Are you a hackerspace member with an event you’d like to publicize? Send it to email@example.com or tweet me at @johnbaichtal and I’ll post it. Also feel free to subscribe to my hackerspaces Twitter list. Hackerspace Happenings run weekly(ish) Tuesdays, and the next one will come out August 13th.
DIY Geiger-Mueller Counter Workshop at Tokyo Hackerspace
Tokyo Hackerspace is holding a class on building your own Geiger counter:
The 2nd-in-a-row class will be held at THS house, as usual on August 22nd, 19:30-22:30.
The kit consist of 3 parts: motherboard (Freakduino), daugtherboard (NetRAD shield) and radiation sensor (SBM-20 GM tube). If you have any of these, you can use yours, but we’ll have to make sure they are similar enough.
Once assembled, tuned and tested you just connect it to a DHCP-enabled LAN connected to the Internet and it will upload data to Pachube data aggregation service.
Fees are ¥500 for members and ¥1,500 for nonmembers, plus you can buy any of the three components if you don’t have them already.
Women’s Night at the Hack Factory in Minneapolis, MN
Female Hack Factory denizens and visitors are invited to show up for Open Hack on the 30th of August, with meetups planned for the last Tuesday of every month. Doors at 6, festivities begin at 7. If you’d like to participate, just show up or tweet @bones_n_stones.
From Tinkering to Commercialization
Louisville, KY’s LVL1 is co-sponsoring a talk on commercializing maker projects:
LVL1, KSTC, the Louisville Metro Inventors Council and Enterprise Corp are joining forces like a techno-entrepreneurial Justice League to teach makers how to make money, and maybe make Louisville more awesome in the process. From Tinkering to Commercialization – A “How To” Guide is a workshop set up for hardware hackers and inventors that teaches the ins and outs of bootstrapping and commercializing your designs for fun and profit.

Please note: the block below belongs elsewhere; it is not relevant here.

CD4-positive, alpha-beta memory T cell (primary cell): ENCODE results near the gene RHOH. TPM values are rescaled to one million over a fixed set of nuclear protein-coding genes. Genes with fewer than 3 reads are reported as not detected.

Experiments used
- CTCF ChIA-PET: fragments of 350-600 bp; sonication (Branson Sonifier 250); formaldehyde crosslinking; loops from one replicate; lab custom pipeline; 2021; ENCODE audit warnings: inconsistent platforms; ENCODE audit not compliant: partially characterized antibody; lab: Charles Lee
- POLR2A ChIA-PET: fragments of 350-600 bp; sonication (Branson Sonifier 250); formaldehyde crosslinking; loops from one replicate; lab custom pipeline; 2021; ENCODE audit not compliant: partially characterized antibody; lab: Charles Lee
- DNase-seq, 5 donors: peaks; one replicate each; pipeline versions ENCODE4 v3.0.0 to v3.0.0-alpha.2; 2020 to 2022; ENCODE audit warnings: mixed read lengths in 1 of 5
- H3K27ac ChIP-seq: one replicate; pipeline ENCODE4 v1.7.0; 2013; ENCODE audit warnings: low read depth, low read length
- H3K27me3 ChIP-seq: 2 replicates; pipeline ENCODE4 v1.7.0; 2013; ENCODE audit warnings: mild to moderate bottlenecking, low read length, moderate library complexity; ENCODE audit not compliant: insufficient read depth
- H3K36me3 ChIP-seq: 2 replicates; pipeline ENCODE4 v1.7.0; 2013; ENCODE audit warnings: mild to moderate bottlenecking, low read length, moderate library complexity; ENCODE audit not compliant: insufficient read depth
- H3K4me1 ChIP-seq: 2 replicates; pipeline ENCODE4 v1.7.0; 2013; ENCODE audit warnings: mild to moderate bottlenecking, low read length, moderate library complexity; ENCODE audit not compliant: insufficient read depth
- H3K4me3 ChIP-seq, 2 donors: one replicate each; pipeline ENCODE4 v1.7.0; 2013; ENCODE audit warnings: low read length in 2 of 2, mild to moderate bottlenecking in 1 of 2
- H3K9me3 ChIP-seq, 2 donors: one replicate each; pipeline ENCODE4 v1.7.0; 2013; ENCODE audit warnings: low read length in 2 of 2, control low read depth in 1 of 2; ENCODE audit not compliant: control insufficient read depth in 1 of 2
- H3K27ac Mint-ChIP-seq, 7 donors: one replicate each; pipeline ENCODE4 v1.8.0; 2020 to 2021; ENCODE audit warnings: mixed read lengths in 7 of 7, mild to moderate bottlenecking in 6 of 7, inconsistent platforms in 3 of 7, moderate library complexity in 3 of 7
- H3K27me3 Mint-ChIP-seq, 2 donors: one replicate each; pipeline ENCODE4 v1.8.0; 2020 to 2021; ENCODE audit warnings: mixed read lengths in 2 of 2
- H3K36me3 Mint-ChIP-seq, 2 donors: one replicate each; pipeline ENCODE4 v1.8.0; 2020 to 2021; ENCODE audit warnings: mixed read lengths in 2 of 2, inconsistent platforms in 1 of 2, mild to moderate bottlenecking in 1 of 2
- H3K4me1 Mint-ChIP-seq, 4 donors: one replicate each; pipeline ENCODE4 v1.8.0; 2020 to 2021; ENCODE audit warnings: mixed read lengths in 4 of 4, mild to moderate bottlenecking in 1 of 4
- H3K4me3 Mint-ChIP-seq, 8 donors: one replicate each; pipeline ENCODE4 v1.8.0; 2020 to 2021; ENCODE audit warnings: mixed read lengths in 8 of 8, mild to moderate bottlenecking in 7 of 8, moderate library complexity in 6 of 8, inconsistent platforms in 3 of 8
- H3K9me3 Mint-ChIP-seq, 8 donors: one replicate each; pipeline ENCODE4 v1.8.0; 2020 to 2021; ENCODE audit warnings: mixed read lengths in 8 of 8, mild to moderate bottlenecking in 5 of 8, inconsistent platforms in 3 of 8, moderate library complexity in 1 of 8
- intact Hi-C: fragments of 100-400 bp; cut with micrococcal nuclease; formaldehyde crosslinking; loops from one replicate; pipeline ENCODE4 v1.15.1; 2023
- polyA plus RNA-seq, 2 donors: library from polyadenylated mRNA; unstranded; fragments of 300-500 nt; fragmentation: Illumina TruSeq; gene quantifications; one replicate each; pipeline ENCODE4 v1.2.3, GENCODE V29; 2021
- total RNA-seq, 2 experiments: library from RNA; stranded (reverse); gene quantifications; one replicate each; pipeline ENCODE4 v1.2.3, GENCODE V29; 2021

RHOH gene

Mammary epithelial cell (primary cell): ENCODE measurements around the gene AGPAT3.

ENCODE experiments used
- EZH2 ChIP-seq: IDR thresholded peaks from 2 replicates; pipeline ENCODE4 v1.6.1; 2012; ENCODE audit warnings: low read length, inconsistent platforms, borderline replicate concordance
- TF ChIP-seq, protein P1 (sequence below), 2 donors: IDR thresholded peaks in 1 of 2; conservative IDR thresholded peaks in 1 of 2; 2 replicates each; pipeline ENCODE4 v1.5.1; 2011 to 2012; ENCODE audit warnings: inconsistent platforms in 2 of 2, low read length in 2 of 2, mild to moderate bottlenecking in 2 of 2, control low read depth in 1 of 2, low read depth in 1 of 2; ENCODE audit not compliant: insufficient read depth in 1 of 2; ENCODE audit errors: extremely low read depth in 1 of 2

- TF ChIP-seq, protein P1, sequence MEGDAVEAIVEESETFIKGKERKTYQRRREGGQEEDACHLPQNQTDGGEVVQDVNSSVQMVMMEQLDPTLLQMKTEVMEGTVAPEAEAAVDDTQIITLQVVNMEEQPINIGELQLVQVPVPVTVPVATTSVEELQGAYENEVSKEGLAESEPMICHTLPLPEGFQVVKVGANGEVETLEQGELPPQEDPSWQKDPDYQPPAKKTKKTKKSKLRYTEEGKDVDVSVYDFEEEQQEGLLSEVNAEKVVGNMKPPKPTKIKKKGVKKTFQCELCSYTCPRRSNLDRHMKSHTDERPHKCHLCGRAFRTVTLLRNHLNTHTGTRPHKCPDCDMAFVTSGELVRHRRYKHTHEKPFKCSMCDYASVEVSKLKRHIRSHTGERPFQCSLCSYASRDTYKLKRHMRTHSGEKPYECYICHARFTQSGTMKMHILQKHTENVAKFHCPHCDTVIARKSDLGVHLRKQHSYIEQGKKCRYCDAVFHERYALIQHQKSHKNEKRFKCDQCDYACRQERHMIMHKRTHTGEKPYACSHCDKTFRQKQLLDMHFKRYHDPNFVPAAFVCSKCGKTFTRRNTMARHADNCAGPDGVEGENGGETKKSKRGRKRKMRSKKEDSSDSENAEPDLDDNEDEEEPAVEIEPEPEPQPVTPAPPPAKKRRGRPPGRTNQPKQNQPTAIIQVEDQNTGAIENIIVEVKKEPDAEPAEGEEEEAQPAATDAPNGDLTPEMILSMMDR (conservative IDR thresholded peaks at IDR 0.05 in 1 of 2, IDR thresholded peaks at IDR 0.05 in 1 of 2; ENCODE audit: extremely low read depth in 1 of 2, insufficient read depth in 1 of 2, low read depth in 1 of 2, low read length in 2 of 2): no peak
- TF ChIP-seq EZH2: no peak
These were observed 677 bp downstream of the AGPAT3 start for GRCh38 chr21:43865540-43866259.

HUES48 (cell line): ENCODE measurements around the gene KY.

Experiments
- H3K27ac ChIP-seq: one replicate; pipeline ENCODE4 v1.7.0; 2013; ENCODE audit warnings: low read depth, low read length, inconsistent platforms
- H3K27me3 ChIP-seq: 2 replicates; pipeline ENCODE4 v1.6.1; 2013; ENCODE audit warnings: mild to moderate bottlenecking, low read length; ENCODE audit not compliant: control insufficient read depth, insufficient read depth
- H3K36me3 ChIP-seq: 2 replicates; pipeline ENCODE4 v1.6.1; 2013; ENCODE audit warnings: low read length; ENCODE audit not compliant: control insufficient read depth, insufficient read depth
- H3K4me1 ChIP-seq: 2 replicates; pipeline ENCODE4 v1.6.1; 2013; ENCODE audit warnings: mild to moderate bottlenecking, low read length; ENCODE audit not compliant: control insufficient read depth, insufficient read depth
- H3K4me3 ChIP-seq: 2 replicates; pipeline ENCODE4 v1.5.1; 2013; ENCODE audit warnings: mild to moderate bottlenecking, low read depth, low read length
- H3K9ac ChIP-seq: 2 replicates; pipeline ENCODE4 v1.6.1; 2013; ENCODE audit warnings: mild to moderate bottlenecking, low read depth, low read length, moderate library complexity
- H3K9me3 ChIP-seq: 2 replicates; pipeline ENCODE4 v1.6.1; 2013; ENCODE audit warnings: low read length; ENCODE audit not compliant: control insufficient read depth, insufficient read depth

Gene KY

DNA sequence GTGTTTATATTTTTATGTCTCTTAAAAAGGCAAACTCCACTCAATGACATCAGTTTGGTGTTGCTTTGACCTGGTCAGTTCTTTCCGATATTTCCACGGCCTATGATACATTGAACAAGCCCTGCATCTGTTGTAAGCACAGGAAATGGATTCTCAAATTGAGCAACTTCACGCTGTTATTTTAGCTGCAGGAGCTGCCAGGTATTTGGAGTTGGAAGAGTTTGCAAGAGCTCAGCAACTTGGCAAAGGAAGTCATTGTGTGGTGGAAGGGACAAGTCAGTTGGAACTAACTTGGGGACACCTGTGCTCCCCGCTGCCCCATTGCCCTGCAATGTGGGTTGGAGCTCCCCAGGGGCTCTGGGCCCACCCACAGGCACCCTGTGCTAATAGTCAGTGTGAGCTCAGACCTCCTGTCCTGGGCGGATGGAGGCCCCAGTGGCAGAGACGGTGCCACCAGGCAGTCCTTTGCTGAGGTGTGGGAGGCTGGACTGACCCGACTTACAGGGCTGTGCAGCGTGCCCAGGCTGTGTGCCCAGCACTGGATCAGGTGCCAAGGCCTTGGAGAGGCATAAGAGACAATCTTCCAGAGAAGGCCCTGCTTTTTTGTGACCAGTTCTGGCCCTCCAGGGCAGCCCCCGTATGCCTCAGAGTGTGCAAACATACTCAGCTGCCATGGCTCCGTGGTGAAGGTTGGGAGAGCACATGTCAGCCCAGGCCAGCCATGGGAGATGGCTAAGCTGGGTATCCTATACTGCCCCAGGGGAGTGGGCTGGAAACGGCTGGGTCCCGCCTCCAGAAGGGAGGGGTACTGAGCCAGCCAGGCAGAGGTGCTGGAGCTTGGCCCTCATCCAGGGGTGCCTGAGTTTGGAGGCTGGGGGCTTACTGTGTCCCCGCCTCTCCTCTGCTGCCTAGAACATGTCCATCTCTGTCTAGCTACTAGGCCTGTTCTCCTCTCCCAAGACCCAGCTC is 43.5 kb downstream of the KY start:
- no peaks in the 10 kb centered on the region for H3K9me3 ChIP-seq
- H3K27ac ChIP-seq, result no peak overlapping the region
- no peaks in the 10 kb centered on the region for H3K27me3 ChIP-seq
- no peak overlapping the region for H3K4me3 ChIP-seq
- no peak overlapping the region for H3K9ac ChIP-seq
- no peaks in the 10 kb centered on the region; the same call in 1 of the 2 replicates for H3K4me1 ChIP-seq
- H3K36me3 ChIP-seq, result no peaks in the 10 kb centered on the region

Attendees will be introduced to the basics of how to take one’s projects from the garage to commercialization. Speakers will include Tendai Charasika of GLI’s EnterpriseCorp, Alex Frommeyer of Louisville Metro Inventors Council, and Ben Jennings of the Kentucky Science & Technology Corporation (KSTC). This will be a presentation and Q&A, with an emphasis on prototype manufacturing.
Register on Eventbrite
DIY Boombox Class at OmniCorp Detroit
Have a suitcase and/or briefcase and like sound? Interested in making things? Come out to OmniCorpDetroit for our Case of Bass class and make your suitcase into a boombox! Speaker kits are available for $60 and include everything you need for your own case (i.e. suitcase not included). This is a two day class!!! Dates are August 11th and August 18th. Please note that the class is $20 if you buy a kit OR have your own amp, speakers, batteries. Also please note that this class DOES NOT include the case. You must bring your own case!
Silent Auction at Site3 coLab
Saturday, August 20th, Toronto, ON’s Site3 will be holding a silent auction:
Once again the maker community of Site 3 is coming together for a fantastic event. We are having an auction!
Show, party and silent auction starting at 7pm. Doors will be open during the afternoon for anyone who would like to preview the works on offer. There will be an option for a ‘buy it now’ bid during the day for anyone determined to acquire any items they can’t resist. Come for the art and other offerings from the Makers of Site 3. Stay for the party!